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"isolation and connections"
By Gabriela Zoller, Dramaturg...
The Arden's production of Pacific Overtures is timely, for July 8 will mark the 150th anniversary of the day Commodore Perry's "four black ships" sailed into Edo Bay to begin the negotiations that culminated in the opening of Japan to the West after 250 years of isolation. It is a play about the tension between connectedness and isolation, and the ambivalence of transition. In this, too, Pacific Overtures is timely, for it asks its audiences to reflect on the consequences of the connections bred by pacific - and militaristic - overtures.
The Japan that Perry first confronted in July 1853 had enjoyed two and a half centuries of peace and prosperity under a stringent isolationist policy that forbade any contact with foreigners. Even in the decades before Perry's arrival, however, there was internal discontent with Japan's feudal hierarchy and insularity. Sondheim gestures to this early in Act I when he insinuates that the cultural calm bred by isolationism might, in fact, be stagnation: "Ideas are growing somewhere / Trails are being blazed / . . . Somewhere out there, not here."
The tension between security and stasis is epitomized in Pacific Overtures' Manjiro character. The real Manjiro Nakahama was a Japanese fisherman who was shipwrecked off the coast in 1841 when he was only 14 years old. Rescued by an American whaling ship, Manjiro returned to Massachusetts with the ship's captain. During his decade in America, Manjiro acquired an American education, served as First Mate on a whaling ship's 40-month journey around the world, and got rich in the California gold rush. In 1851, he returned to Japan, where he was jailed and interrogated for committing crimes against Japan's policy of isolation.
It is with Manjiro that Philadelphia's unique connections to the historical events depicted in Pacific Overtures begin. Realizing that Manjiro's knowledge of America was invaluable to understanding its enemies, the Shogunate demanded, in 1852, that Manjiro dictate his experiences to a scribe. What resulted was a remarkable illuminated document known as the "Manjiro manuscript," now in the collection of Philadelphia's Rosenbach Museum & Library. In 1853, Manjiro was made a Shogunal retainer in order to translate and aid in the delicate negotiations between Perry and Japan. Here is where history and Pacific Overtures diverge: Sondheim's Manjiro ultimately eschews foreign influence in favor of a return to his Japanese cultural origins, while the real Manjiro advocated for an end to Japanese isolation and devoted himself to preparing future leaders for an internationally-engaged Japan.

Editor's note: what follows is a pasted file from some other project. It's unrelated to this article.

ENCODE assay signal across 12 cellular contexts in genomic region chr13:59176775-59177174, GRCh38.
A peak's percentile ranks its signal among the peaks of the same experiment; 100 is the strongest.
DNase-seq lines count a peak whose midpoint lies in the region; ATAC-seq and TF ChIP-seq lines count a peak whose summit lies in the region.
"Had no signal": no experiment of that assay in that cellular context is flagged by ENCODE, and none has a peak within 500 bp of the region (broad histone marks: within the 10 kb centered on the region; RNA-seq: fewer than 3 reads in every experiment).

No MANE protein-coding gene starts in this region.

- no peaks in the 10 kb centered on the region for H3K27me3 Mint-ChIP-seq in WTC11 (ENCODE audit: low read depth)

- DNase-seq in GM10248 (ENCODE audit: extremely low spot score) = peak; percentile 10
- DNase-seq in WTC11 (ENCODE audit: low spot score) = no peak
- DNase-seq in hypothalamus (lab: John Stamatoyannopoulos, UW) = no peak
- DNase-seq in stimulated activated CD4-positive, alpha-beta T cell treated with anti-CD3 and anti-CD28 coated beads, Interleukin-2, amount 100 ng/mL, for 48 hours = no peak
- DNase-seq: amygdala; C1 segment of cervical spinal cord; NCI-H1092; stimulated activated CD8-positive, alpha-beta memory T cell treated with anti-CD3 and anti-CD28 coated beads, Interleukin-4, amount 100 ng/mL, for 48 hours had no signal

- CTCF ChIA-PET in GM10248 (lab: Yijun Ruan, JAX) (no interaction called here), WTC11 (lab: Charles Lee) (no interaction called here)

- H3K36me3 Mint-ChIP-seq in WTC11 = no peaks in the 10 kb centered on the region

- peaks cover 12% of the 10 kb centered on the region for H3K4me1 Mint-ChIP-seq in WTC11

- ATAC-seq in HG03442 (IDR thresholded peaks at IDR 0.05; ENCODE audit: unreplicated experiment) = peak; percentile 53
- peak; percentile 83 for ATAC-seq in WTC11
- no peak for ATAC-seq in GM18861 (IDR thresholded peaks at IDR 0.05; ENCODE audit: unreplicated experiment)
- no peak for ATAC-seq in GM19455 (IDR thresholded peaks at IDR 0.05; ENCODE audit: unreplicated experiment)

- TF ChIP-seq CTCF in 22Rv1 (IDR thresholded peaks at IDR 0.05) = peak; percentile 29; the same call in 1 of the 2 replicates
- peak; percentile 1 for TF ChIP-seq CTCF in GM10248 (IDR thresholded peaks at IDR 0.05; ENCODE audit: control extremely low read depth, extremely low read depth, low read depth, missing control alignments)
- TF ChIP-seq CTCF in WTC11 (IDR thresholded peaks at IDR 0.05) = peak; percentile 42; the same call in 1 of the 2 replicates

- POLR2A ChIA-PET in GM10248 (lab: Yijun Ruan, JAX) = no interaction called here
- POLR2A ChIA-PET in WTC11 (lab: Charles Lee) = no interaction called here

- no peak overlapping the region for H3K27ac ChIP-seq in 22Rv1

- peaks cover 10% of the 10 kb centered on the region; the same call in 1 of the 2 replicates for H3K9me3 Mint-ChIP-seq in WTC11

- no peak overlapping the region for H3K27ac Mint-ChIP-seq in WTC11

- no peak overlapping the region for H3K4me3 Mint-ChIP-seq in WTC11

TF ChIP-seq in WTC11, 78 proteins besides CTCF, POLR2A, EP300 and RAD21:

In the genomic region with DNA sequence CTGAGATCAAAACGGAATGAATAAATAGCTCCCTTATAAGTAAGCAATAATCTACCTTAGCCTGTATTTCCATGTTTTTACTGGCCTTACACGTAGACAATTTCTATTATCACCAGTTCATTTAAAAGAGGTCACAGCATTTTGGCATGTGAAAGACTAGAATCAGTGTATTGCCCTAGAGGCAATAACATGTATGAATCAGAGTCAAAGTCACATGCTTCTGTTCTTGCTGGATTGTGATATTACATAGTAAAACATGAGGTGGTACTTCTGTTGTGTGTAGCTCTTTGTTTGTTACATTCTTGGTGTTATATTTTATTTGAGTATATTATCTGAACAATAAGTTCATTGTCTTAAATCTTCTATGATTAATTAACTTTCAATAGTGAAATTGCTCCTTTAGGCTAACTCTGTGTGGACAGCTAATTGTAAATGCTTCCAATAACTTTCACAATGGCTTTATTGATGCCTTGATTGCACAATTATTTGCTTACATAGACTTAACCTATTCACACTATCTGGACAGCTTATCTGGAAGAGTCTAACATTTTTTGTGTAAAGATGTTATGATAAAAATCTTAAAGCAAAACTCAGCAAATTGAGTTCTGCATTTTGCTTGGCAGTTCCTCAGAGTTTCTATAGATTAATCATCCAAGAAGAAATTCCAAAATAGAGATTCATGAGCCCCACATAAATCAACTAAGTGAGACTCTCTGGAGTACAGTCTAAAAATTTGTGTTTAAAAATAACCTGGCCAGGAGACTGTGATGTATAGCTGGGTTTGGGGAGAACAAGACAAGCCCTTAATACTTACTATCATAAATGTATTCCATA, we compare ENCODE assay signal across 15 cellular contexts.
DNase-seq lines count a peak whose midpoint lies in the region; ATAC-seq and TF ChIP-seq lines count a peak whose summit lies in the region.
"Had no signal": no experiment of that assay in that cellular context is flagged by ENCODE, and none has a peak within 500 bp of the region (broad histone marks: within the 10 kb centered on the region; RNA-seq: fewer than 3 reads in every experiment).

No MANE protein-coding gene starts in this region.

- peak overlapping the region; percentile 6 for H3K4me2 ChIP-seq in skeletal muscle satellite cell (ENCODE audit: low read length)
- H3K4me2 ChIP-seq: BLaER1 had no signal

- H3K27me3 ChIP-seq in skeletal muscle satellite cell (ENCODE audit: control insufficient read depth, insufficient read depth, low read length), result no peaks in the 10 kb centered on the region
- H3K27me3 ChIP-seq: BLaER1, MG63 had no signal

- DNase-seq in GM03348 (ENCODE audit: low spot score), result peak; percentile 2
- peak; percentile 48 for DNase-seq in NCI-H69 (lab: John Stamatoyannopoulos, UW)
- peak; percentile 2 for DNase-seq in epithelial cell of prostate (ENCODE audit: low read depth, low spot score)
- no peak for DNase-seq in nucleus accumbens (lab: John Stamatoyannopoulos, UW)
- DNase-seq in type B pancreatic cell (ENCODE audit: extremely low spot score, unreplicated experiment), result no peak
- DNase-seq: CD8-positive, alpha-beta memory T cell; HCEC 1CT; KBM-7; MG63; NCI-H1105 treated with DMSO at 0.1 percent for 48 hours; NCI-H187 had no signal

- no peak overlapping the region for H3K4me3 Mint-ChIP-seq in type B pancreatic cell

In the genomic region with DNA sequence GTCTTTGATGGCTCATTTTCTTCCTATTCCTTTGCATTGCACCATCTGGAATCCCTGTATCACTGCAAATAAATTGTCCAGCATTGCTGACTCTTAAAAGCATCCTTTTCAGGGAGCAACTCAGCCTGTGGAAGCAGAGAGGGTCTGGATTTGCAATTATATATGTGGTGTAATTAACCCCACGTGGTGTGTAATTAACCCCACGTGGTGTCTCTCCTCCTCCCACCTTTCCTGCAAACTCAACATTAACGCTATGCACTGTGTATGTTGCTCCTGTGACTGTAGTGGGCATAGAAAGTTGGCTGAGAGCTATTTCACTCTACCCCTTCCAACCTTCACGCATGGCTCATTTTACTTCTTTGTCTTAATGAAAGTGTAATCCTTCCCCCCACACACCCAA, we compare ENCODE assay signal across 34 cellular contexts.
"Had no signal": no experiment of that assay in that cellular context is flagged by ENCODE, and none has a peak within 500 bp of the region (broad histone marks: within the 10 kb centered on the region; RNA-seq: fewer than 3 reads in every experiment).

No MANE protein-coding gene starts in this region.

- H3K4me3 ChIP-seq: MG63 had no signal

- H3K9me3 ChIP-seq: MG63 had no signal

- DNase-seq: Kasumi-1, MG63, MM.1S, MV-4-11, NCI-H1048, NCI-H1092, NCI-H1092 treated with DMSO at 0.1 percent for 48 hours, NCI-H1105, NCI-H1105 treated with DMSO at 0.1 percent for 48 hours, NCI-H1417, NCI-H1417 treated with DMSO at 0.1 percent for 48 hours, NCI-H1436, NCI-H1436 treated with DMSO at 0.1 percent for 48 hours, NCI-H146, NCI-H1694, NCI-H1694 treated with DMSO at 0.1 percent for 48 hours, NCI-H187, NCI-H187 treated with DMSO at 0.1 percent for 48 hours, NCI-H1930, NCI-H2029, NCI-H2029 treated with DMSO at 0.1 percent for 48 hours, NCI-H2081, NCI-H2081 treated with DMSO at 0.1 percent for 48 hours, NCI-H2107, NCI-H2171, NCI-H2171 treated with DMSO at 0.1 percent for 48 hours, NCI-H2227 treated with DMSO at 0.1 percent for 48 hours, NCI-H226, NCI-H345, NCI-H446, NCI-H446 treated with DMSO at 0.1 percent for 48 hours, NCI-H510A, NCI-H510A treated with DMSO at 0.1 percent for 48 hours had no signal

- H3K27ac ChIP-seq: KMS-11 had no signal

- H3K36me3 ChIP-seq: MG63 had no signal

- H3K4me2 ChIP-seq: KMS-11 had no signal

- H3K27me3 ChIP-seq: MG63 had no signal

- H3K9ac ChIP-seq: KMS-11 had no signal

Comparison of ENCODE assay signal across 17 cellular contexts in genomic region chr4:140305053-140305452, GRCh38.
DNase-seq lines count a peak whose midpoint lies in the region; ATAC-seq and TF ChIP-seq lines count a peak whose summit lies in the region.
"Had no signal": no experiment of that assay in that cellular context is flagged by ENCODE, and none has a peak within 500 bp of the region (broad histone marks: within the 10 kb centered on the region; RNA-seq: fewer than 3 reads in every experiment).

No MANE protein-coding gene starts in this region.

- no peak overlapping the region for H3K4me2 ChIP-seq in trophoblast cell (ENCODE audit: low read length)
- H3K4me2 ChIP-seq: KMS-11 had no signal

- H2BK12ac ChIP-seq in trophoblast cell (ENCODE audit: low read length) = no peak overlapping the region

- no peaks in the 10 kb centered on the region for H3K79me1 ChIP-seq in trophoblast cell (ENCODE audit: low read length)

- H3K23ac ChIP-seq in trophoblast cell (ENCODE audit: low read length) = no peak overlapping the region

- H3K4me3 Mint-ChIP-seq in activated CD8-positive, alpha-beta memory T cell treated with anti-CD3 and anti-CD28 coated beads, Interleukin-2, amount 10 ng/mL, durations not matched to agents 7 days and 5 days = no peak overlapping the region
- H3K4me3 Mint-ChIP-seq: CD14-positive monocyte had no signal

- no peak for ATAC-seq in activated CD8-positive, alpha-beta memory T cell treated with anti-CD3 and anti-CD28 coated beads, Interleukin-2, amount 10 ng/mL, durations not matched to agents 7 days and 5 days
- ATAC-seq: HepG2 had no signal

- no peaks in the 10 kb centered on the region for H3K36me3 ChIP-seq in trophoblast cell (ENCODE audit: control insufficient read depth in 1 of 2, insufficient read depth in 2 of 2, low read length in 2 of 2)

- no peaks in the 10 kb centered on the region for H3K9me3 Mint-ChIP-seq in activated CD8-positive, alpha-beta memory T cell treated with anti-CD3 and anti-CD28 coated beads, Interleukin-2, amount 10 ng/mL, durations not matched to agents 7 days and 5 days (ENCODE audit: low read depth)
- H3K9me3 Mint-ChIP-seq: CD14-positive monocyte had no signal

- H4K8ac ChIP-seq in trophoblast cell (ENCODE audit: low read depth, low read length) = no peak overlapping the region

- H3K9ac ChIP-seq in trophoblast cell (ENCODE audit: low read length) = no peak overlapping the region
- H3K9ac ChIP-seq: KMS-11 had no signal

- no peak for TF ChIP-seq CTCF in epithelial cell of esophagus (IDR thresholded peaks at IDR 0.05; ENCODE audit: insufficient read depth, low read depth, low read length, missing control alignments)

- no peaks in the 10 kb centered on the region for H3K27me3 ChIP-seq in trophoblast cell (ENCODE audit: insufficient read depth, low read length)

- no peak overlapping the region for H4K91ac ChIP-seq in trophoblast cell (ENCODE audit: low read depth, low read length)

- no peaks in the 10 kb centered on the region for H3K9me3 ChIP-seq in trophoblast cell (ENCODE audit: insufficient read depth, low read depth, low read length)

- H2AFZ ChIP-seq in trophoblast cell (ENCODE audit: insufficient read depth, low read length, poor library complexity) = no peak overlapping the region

Yet another local connection serves as a catalyst for reflecting on the legacy of Perry's "pacific" overtures: the U.S.S. Mississippi, one of two steam-frigates in the Perry squadron and his favorite ship, was built in the Philadelphia Naval Yard under Perry's own supervision. During the historic entry into Edo Bay, the imposing 229-foot long steamer, belching black clouds from its smokestacks and festooned with 12 large guns, functioned as an ominous representation of the incursion of foreign might into Japan. Indeed, on a diplomatic mission that included no official diplomat, the Mississippi was a crucial element in Perry's stratagem of securing Japan's acquiescence with the show of - but never the use of - force. Nearly 100 years later, after Japanese surrender in World War II was secured by perhaps the most terrifying use of force in history, the 1945 ceremony marking Japan's formal surrender included the American flag that had flown from the Mississippi when Perry steamed into Edo Bay.
That chilling connection suggests, as does Pacific Overtures' final musical number, that the legacy of the opening of Japan is neither wholly positive nor negative. Anniversaries can be a cause for celebration or solemn remembrance. Above all, they demand considered reflection of our connections to the past, so that we do not descend into a stasis that disallows the growth of ideas and dissent.
For more information, please visit the Rosenbach Museum & Library website at www.rosenbach.org.
Paolo Montalban website: http://www.ePaolo.com